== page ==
In our two previous blogs on risk parity 2.0 (see here and here), we covered the philosophy and methodological differences between the original S&P Risk Parity Indices and the newly launched S&P Risk Parity 2.0 Indices. This third and final installment of this series now looks at the performance and attribution statistics of the S&P Risk Parity 2.0 Indices, specifically the S&P Risk Parity 2.0 Index – 10% Target Volatility.
As Exhibits 1 and 2 show, the performance of the S&P Risk Parity 2.0 methodology compares favorably to that of the original risk parity indices and significantly outperformed actively managed funds, as measured by the HFR Risk Parity Vol 10 Institutional Index.
The last decade and a half have had no shortage of interesting market events, as the 36-month realized volatility graph in Exhibit 3 underscores. The onset of the Global Financial Crisis in September-October 2008 showed a spike in volatility initially, but then largely flattened out (dropping closer to the “target” as the 36-month window rolls off). Realized volatility stayed in a downtrend for much of the ensuing decade, before once again moving higher during the pandemic.
Drawdown periods and performance were similar across the indices. While the S&P Risk Parity 2.0 Index performed better in Q4 2018 and March 2020 than the other indices, it lagged slightly during the Global Financial Crisis.
As expected, leverage for the S&P Risk Parity 2.0 Index dropped during these periods of volatility. Leverage reached the life-to-date max of 263.9% in November 2007, before falling to the lifetime low of 228.7% in August 2009. After slowly growing over the next decade, it reached a high of 257.5% before the start of the COVID-19 pandemic, and subsequently retreated ~10% over the next few months.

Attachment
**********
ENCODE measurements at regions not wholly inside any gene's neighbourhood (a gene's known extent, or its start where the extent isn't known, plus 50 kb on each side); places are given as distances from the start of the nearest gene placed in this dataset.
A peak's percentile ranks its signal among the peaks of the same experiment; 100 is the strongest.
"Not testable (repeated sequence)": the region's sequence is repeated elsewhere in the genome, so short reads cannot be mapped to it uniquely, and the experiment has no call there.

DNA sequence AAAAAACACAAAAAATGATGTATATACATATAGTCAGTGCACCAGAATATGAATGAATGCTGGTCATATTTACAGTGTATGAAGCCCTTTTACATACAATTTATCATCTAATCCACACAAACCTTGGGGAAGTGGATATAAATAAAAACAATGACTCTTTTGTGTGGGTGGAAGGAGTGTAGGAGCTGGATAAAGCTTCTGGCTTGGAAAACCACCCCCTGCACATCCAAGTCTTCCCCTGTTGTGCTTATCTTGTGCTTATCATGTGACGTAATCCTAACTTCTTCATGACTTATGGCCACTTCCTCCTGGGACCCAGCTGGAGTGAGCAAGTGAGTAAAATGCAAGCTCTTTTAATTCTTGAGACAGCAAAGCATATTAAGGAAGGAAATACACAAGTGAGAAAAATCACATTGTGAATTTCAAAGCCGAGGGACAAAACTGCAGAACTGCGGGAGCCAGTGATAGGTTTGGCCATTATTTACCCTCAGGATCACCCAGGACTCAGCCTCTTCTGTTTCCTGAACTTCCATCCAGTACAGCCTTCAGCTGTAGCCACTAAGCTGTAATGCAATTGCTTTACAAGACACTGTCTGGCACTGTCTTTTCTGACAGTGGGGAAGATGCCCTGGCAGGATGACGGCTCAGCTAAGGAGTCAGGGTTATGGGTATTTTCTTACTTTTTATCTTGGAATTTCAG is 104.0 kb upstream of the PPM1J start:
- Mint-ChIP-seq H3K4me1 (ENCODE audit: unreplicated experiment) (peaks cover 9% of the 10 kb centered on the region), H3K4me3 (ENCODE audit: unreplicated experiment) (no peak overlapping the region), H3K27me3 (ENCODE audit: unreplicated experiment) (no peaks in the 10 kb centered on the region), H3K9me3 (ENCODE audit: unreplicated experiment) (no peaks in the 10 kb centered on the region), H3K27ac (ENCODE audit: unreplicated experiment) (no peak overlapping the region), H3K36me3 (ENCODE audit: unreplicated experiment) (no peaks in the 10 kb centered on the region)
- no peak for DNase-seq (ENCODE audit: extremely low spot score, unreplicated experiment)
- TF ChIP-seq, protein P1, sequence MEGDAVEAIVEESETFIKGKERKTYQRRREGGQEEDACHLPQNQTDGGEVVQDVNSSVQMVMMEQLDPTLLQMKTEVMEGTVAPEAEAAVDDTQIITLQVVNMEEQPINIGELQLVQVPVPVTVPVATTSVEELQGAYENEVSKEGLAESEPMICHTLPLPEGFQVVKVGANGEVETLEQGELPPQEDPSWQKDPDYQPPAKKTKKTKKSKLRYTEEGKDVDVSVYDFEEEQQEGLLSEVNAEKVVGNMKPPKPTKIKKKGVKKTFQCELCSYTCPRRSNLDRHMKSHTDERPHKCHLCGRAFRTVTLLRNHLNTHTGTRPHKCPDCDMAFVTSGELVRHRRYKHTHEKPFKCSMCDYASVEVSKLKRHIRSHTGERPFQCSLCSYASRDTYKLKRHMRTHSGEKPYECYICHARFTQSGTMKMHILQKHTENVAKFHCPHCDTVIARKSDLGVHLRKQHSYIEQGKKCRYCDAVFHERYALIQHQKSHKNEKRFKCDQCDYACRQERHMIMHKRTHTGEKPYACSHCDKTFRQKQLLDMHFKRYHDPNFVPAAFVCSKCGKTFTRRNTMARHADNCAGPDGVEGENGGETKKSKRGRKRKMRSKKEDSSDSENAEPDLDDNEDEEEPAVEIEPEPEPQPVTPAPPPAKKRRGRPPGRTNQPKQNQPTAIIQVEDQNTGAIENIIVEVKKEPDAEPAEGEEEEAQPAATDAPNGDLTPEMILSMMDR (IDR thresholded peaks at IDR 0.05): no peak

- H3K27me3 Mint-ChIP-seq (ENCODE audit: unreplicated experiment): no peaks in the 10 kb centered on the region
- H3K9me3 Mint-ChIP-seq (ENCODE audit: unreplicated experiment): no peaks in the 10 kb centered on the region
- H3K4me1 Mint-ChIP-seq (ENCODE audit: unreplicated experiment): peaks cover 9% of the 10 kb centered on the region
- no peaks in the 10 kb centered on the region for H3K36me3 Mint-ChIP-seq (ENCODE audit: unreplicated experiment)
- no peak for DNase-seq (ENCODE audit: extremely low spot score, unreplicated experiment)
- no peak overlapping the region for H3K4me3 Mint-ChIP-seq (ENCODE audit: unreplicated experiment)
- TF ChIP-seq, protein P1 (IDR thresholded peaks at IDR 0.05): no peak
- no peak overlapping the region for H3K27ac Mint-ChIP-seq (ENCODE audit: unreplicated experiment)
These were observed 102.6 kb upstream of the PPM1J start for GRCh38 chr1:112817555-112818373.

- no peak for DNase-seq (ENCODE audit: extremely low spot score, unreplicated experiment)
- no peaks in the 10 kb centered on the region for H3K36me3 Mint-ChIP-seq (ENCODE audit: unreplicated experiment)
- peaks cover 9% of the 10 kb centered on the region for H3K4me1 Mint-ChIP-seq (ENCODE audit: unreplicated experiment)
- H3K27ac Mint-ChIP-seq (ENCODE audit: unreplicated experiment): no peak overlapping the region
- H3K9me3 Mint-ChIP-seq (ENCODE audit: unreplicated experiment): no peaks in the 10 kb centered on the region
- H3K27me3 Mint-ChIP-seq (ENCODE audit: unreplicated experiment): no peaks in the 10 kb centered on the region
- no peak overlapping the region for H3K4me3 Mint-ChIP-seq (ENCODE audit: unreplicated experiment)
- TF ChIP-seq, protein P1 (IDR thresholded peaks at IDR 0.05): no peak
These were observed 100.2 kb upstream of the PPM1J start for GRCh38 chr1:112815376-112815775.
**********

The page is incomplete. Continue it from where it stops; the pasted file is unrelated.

Exhibit 5 shows these leverage drops and the allocated asset class weights over time. The relative commodities and Treasury inflation-protected securities (TIPS) notional allocation have slightly but steadily decreased since inception, with that weight largely being reallocated to fixed income.
Finally, the core of risk parity is neatly displayed in Exhibit 6. While the notional asset allocation is dominated by fixed income, the lower volatility of that asset class translates into a far smaller risk attribution. On the other hand, commodities necessitate a far smaller notional share to satisfy its allocated risk budget. Following the largely downward trend of interest rates globally during this period, fixed income provided the lion’s share of returns, with equities in second place. TIPS, by nature a hybrid instrument that reflects interest rates and inflation/growth expectations, were largely stable across all three metrics.
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